Extending Agile to Suite Big Projects 1
Extending Agile to Suite Big Projects
Muhammad Amin Bandeali, MSE Student California State University, Fullerton
Abstract – It has been said that Agile methods only work for small, collocated, self-directed
teams that include on-site customers and trusted relationship among team members. But what if
the team is distributed around the world or the developers lack self-directed team skills? This
article presents a case for using key Agile practices in a broader range of projects, which
includes large physically distributed projects keeping in mind safety, reliability and criticality.
“It [is] predicted that a decade would not see any programming
technique that would by itself bring an order-of-magnitude
improvement in software productivity.”
- (Brooks, 1995, p.vii)
Brooks’ bold and provocative “No Silver Bullet” statement was made in 1986. Even after two
decades his prediction stays and is widely accepted as the truth. It is also believed that the next
decade wouldn’t bring any change and his statement will stand the time. Agile methodologies
were being developed around the era this statement was made, perhaps even earlier. The ‘Agile’
name came about when the Agile Manifesto was signed in February 2001. It was signed after
highly regarded individuals from the software development industry came together to form what
is now termed ‘the Agile Movement.’ (Highsmith, 2002, p.xvii). These proponents of the Agile
methodologies all believed that the traditional methodologies of heavy documentation and
rigorous processes are in many cases no longer appropriate. Today’s unpredictable environment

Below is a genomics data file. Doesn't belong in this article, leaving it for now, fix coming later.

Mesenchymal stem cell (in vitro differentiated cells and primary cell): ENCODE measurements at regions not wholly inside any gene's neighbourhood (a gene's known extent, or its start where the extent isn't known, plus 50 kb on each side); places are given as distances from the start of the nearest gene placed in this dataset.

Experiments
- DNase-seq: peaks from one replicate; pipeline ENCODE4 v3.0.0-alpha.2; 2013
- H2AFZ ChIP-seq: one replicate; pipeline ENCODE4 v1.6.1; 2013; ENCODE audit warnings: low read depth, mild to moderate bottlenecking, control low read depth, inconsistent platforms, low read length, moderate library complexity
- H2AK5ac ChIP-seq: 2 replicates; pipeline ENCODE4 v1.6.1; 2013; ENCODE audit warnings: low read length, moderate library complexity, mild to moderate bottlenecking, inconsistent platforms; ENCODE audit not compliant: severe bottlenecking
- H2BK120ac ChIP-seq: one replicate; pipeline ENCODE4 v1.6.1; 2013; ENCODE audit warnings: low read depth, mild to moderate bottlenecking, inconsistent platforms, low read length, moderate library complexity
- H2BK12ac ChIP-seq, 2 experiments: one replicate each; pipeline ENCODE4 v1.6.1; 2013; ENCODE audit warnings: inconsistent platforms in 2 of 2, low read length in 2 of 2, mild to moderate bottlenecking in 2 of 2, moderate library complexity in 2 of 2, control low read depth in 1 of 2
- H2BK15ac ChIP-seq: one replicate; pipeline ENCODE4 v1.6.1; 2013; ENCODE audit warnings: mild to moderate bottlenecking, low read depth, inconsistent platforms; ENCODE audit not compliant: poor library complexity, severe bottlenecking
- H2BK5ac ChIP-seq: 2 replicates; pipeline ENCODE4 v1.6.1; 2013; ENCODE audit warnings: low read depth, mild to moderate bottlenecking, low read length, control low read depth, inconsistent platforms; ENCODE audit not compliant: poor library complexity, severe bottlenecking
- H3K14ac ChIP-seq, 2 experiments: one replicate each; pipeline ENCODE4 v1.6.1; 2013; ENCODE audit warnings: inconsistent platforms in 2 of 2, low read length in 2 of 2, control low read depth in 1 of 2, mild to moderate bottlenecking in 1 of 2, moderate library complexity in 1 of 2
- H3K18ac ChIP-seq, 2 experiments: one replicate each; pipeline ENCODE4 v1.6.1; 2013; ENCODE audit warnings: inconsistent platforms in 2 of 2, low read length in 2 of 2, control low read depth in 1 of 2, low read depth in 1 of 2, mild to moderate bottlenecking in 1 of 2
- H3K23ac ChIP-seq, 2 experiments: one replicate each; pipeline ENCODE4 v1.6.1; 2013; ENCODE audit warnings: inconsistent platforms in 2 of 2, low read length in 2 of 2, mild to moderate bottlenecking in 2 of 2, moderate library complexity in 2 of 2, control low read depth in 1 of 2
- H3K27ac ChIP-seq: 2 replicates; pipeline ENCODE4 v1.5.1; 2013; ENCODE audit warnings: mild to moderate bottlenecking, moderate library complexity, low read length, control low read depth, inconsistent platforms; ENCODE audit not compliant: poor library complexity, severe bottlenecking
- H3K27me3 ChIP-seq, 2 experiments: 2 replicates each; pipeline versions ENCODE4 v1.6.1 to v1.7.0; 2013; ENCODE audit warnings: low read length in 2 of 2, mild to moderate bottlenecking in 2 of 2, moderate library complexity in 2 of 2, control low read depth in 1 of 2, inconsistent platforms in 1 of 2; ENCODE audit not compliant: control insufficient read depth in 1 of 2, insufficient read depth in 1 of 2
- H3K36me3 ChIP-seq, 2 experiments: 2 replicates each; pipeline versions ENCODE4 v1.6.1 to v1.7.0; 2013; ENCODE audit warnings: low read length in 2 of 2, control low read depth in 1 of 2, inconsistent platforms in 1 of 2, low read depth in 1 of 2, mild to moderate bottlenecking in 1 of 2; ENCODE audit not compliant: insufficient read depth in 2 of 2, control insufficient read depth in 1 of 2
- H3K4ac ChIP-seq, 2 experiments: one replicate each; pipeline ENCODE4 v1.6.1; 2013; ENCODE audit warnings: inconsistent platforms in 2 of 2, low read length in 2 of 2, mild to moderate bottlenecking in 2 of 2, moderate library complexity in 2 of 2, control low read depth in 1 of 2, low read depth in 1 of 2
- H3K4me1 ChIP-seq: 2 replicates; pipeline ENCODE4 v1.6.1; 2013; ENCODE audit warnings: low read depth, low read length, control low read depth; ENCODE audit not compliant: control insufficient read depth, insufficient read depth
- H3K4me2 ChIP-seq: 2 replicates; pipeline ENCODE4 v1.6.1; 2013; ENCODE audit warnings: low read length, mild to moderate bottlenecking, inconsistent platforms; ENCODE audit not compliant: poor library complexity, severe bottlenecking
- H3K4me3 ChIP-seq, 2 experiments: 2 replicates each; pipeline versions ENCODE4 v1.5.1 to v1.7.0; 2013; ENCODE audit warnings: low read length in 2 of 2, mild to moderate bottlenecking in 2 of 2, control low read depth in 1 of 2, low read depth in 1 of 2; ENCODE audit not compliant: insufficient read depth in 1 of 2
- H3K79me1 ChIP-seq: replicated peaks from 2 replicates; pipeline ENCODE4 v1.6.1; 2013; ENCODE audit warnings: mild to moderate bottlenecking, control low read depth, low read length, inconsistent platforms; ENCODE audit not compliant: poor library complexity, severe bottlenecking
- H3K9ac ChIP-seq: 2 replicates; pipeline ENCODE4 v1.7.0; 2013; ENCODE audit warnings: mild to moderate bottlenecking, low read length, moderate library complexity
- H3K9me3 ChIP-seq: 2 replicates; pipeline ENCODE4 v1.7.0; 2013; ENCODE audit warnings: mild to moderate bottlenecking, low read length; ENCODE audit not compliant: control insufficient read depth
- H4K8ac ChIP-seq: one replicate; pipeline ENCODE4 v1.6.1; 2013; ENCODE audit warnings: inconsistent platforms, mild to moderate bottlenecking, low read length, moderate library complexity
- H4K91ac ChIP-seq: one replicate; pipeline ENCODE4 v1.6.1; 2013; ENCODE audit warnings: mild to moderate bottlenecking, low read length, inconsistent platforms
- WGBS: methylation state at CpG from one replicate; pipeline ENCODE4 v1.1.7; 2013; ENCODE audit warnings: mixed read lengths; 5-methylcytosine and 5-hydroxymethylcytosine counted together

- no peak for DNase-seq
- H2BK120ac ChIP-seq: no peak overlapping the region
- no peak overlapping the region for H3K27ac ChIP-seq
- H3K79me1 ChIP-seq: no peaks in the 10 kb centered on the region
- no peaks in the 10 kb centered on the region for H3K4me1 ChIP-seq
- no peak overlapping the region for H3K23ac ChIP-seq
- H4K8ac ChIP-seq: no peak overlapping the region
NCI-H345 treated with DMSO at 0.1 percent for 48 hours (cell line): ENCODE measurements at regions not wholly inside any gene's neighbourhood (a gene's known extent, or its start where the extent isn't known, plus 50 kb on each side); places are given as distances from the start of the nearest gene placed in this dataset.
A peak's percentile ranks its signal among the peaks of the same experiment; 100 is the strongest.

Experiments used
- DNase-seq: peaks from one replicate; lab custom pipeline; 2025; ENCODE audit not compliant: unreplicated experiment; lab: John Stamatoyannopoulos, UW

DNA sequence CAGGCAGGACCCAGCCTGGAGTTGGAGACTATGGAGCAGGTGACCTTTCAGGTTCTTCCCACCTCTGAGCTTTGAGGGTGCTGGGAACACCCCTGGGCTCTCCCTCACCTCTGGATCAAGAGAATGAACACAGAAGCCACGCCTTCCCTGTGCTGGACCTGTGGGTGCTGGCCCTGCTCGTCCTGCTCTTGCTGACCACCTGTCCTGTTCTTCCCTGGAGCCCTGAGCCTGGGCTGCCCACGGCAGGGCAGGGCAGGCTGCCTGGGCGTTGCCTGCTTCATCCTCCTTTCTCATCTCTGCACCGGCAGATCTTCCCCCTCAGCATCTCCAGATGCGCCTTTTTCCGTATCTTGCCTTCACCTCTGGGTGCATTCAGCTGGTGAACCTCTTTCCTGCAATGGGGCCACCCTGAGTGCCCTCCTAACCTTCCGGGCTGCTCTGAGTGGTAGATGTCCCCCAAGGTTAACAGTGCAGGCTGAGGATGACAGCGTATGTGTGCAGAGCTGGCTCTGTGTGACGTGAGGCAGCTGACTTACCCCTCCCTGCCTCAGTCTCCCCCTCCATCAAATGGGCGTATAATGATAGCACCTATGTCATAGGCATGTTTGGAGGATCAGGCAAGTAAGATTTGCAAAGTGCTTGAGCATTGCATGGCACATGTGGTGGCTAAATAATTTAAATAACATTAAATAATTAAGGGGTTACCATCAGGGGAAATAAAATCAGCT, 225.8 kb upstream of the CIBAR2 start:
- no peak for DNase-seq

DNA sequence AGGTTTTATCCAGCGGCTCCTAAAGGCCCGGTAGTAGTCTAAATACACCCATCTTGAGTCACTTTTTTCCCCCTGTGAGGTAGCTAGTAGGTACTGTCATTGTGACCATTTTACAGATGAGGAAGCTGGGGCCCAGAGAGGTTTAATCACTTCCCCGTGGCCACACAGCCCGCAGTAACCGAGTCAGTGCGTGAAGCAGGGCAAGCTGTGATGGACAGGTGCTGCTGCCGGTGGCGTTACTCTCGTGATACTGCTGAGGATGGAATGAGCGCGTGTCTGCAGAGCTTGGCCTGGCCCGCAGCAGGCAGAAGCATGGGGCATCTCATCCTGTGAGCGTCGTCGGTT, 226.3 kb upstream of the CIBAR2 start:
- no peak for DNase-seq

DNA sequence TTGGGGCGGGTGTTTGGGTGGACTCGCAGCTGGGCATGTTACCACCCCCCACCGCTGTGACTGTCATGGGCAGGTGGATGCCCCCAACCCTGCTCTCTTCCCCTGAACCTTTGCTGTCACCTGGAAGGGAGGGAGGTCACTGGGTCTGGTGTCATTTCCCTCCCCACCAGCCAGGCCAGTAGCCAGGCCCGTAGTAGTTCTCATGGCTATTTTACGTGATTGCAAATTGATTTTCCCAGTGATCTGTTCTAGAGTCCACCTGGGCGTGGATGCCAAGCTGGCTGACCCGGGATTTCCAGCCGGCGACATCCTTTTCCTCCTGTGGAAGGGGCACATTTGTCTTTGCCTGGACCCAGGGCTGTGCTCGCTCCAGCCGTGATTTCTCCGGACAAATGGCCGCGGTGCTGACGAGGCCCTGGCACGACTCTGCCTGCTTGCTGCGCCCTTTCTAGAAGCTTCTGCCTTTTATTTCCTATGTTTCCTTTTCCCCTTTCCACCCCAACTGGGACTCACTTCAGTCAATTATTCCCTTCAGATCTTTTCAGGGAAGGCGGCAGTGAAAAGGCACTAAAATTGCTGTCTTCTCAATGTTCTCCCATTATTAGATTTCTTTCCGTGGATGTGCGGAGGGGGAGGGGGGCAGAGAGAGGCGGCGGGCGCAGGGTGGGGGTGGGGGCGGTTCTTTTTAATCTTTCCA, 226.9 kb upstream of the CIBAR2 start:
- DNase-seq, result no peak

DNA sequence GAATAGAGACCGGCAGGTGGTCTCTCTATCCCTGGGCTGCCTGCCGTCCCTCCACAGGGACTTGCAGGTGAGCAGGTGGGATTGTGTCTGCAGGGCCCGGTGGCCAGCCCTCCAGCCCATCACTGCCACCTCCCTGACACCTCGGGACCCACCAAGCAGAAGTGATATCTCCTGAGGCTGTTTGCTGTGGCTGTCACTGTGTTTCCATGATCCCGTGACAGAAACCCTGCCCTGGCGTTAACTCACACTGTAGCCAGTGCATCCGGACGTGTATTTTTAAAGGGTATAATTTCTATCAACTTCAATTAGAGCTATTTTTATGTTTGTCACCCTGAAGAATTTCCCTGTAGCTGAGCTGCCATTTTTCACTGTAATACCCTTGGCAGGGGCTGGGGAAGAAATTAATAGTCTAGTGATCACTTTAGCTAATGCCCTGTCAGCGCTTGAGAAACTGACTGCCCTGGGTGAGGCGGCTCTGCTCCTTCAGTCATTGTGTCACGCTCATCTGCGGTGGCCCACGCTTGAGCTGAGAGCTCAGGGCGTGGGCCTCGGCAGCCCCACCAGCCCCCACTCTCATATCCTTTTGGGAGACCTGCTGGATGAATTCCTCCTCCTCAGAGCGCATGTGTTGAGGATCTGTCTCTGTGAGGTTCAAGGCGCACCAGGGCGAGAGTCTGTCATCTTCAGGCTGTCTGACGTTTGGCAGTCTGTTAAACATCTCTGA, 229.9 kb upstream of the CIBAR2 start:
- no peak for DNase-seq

requires rapidly changing software which can adapt and evolute with the ever emerging
Many organizations are looking seriously at Agile methods to see if there are benefits to be
gained across a broader range of projects. The fundamental problem that these organizations
have with adopting Agile methodology is the myth that Agile cannot be used with large scale
projects, but as we would see later in this article that with some extensions to the well-known
Agile methodology, it can be applied to large scale projects. These organizations currently use
the more traditional “heavy-weight” type methodologies sometimes known as non-Agile
The serial, or waterfall, development lifecycle are very widely used throughout the industry and
have been under attack for years. Donald Reinertsen said, “The vast majority of academic
literature on product development is skewed towards the sequential approach. This is in striking
contrast to the enormous shift that has taken place in managerial practice towards a more
Serial development cycle’s supporters believe that time spent early on in software production can
lead to greater economy later on in the software lifecycle. A bug found in the early stages of the
Extending Agile to Suite Big Projects 2
production lifecycle – specification or design is cheaper to fix in terms of money, effort and time
than later on in the process. McConnell estimates that quot;a requirements defect that is left
undetected until construction or maintenance will cost 50 to 200 times as much to fix as it would
have cost to fix at requirements time.quot; However, the defense industry abandoned the waterfall